Why do we have leap year?


David Kieda

In Denmark, the tradition is that women may propose on the bissextile leap day, February 24, and that refusal must be compensated with 12 pairs of gloves. 

In Finland, the tradition is that if a man refuses a woman’s proposal on leap day, he should buy her the fabrics for a skirt. 

In Greece, marriage in a leap year is considered unlucky. One in five engaged couples in Greece will plan to avoid getting married in a leap year.

From Wikipedia

FYI News
asked David Kieda, professor of physics and chair of the Department of Physics and Astronomy, to give us some insight on why a leap year has been integrated into our calendar.

FYI News: Why do we have leap year?
David Kieda: The leap year is in place so that common astronomical events occur on the same calendar day every year (or close to it). The important events are the summer and winter solstices and the spring and fall equinoxes. This would be easy if the time for the Earth to complete one orbit was an exact number of days. Unfortunately, it is not; one exact orbit around the sun takes 365 days, five hours, 49 minutes and 12 seconds which is 365.2425 days (incidentally, this can happen; Mercury’s orbital period and rotational period is locked in a 2:3 resonance, meaning it has exactly three days for exactly two orbits around the sun!)

FYI: What effect does that extra time have on Earth?
So the consequence for Earth is that after four orbits (years), 1490.97 days have passed. We account for that extra 0.96 by adding one leap day every four years in order to keep the solstices and equinoxes occurring on the same calendar date each year.

FYI: What would happen if we didn’t add that extra day?
Kieda: If you did not do this, then after 400 years the summer solstice would be occurring about 100 days earlier in the calendar: the calendar would say spring, when in fact it was actually summer outside.

By the way, notice the calendar still isn’t perfect…every four years you are 0.03 days short. After a century (25 leap years) you will be short by 0.75 days. So to make up for this, on the year of the century (years 1700, 1800, 1900, 2100, 2200) there is no leap day (I’ll bet you did not know that!).

Every century you are now going forward by 0.25 days. So every 400 years, you need to have an extra day. So there is a century rule: The century years do not have a leap day, unless they are divisible by 400, in which case there is a leap day.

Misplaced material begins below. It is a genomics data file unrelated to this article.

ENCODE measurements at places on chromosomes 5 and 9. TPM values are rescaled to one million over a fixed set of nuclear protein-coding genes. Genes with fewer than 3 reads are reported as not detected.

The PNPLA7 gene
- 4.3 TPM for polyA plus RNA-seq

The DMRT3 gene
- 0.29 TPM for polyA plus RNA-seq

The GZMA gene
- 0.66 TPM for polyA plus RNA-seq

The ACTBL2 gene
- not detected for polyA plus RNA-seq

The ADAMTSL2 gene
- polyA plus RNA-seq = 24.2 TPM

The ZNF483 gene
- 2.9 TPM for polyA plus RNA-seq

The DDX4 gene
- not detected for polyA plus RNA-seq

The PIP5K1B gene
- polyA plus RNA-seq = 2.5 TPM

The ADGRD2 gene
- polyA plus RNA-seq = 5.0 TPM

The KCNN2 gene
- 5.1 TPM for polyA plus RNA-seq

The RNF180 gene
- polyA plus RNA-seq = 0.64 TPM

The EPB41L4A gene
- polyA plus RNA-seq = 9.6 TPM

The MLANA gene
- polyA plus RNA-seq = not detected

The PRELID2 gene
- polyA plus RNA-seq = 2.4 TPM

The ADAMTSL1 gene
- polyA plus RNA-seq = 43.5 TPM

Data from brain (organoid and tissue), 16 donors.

Which explains why there was a leap day in the year 2000…the first one in 400 years!


4 Responses to Why do we have leap year?

  • Roland Loewer says:

    That was interesting.The photo showed you against a blackboard with lots of math formulas. Oh,no…here comes the complicated stuff. Thanks for explaining it in an understandable way. It makes perfect sense now. Thanks.

  • cornelio says:

    so did you guy skipped the year 2000? In you article you said that the year 1700,1800,1900, 2100 and 2200;

  • floor says:

    David Kieda says this: Please let the reader know
    that yes we skipped 2000…that was intentional.
    That falls under under the 400 year rule (last line of the article). All the centuries provided in that list are NOT divisible by 400……1600, 2000, 2400 are, and so they are NOT on that century list….

  • Pris says:

    Hi David, maybe you can help me, I’ve been seeing this post around the internet and I’m pretty sure it’s wrong, it states: “There have been about 514 leap years since Caesar created it in 45BC. Without the extra day every 4 years, today would be July 28, 2013. Also, the mayan calendar did not account for leap years, so technically the world should have ended 7 months ago.”

    Okay I for one don’t believe in the 2012 end of the world stuff, but they did calculate the amount of leap years wrong right? Based on the math I did, there have only been 511.25 leap years, because we skipped 3 since 1583 when the Gregorian calendar came out, right?

    I did simple math and correct me if I’m wrong, add 45 (which is 45 BCE) to 2012, that gives you 2057, (which is 2057 years since Cesar started the leap year rule) divide that by 4 and you get 514.25, subtract the 3 years skipped since then(1700, 1800, and 1900) and you get 511.25, so there, there have actually only been 511.25 leap years not 514.

    Again, correct me if I’m wrong. Thank you.

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